(Image: Weinstein Company)
A movie about children being bullied should, one would think, be designed so that children could have access to it. Disturbing? Yes. Dealing with a ubiquitous topic? Yes. This is nothing, unfortunately, that our children aren’t aware of. Even though the Motion Picture Association denied the ‘R’ rating for ‘Bully‘–the Weinstein Company decided to take the rating away altogether. This means it might become more difficult to distribute the movie to middle America who have less access to art film houses.
But who is to say that it’s just middle America that’s in need of this movie? In my middle class town (we’re just 30 minute train ride to NYC) a group of girls got caught creating a Facebook page to intentionally make fun of and bully another girl. This ‘closed’ Facebook page rolled on for over a year. How did the girls get caught? The Queen Bee of the group decided to invite the subject of ridicule to the closed Facebook page–that’s right, she invited a girl to a closed page where the intention of that page is to make fun of said girl.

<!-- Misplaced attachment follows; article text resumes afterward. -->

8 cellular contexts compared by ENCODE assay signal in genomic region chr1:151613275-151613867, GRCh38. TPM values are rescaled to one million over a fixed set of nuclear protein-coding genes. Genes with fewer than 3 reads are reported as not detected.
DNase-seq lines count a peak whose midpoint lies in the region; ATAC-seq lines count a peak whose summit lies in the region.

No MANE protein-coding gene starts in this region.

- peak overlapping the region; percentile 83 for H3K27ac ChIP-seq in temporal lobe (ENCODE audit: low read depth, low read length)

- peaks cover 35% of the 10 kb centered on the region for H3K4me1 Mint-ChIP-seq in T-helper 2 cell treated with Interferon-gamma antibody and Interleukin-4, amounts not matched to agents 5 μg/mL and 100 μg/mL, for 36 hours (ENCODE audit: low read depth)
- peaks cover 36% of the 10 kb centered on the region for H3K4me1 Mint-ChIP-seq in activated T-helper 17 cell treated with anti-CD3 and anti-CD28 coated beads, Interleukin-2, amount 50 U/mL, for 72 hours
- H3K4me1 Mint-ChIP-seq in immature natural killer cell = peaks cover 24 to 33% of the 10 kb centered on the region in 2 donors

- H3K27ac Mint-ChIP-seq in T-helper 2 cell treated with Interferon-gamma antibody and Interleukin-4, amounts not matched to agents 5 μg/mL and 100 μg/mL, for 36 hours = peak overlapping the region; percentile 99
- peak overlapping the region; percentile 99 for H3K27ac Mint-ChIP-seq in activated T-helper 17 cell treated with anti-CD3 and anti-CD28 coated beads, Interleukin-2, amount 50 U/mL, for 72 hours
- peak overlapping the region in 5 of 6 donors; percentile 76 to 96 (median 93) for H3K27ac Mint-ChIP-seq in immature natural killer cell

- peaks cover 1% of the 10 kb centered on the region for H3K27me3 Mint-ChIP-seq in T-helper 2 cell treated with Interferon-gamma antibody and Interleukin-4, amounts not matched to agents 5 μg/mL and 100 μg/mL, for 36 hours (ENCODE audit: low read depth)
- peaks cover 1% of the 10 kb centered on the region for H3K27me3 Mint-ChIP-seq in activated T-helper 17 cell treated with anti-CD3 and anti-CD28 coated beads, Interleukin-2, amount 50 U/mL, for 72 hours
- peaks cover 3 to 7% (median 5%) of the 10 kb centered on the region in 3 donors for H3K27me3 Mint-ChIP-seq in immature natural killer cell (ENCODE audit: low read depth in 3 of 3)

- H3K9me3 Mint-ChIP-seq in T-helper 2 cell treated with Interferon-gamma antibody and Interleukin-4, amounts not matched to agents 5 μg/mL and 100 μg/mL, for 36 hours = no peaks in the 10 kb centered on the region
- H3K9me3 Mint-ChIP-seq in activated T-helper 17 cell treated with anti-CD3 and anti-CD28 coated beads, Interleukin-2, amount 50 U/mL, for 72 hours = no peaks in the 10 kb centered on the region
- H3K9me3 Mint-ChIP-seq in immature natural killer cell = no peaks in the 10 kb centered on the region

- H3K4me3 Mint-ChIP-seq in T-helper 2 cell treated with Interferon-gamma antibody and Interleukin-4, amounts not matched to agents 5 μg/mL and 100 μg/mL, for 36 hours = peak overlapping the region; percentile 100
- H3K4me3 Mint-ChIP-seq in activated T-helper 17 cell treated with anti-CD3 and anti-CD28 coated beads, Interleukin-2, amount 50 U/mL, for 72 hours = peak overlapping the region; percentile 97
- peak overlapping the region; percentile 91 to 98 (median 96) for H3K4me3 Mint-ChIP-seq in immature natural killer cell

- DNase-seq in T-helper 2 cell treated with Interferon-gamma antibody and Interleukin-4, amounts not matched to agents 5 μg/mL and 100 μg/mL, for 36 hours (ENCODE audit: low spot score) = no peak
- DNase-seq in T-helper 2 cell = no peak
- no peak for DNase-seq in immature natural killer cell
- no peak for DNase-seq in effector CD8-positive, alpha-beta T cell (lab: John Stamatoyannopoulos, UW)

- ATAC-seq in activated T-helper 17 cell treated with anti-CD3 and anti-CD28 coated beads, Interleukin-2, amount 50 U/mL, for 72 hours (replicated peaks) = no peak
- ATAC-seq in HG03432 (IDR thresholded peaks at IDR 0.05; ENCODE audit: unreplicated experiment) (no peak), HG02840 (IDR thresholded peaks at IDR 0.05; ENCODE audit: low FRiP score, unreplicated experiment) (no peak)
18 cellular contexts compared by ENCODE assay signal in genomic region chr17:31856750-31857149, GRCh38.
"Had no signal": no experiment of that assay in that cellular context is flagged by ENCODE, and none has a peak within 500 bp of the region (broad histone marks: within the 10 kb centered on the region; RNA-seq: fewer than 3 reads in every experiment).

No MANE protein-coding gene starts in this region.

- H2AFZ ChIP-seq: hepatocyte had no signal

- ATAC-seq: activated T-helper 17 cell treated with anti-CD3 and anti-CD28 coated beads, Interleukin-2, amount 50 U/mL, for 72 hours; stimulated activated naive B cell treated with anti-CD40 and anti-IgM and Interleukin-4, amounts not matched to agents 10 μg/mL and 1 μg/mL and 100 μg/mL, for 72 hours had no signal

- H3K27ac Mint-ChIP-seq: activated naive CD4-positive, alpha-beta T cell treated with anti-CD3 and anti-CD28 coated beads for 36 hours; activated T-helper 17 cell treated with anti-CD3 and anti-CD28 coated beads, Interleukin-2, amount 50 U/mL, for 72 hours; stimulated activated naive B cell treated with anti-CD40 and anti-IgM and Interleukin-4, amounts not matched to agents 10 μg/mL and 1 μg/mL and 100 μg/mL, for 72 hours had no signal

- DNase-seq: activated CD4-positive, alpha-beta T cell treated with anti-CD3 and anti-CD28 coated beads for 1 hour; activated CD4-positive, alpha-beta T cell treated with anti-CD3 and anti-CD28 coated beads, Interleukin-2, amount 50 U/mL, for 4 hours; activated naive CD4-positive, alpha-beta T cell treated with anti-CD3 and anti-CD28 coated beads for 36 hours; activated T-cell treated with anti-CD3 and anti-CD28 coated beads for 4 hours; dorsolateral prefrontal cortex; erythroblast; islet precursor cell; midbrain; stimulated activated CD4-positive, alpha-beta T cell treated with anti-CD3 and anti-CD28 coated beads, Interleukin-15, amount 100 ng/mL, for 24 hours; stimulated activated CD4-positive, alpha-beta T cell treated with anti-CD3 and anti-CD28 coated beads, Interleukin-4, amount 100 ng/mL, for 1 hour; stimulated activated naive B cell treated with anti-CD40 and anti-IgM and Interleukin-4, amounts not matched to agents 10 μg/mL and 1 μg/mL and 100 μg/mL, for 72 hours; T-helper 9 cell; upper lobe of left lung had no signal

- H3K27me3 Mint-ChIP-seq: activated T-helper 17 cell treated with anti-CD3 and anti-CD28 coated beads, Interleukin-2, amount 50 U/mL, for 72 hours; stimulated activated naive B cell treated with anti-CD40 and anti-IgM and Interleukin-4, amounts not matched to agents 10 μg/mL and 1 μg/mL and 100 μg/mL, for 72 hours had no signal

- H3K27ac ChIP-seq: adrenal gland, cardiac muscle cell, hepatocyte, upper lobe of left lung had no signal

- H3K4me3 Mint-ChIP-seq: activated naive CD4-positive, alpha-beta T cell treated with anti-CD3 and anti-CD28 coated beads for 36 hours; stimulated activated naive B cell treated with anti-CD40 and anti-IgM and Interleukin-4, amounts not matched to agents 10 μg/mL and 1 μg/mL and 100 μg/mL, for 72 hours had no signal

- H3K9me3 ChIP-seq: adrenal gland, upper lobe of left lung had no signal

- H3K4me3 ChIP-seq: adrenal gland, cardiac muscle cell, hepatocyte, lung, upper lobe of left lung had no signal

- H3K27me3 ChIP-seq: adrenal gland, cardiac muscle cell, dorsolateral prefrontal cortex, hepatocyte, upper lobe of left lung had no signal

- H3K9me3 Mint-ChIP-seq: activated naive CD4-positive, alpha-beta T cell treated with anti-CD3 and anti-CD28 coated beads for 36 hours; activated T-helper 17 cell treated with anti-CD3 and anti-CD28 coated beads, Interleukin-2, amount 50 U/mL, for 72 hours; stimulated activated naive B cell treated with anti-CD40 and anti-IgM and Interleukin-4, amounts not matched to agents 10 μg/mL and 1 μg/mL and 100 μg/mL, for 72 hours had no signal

The bullied girl immediately reported it.
What was Queen Bee’s mother’s reaction after bullied girl reports the incident to school? “My daughter’s Facebook page was hacked.” Excuse me while I sneeze bullshit.
The school’s response? Girls sit in detention to eat lunch.
This is a school with a bullying liaison.
Motion Picture Association, you’ve done a disservice to children all over this country by not making sure this film was accessible to EVERYONE. This movie should have been distributed to schools as a requirement. This isn’t a time to shield children from what they already know just because of a few F-bombs. This is a time to use common sense.
Read A.O. Scott’s review of ‘Bully’ here.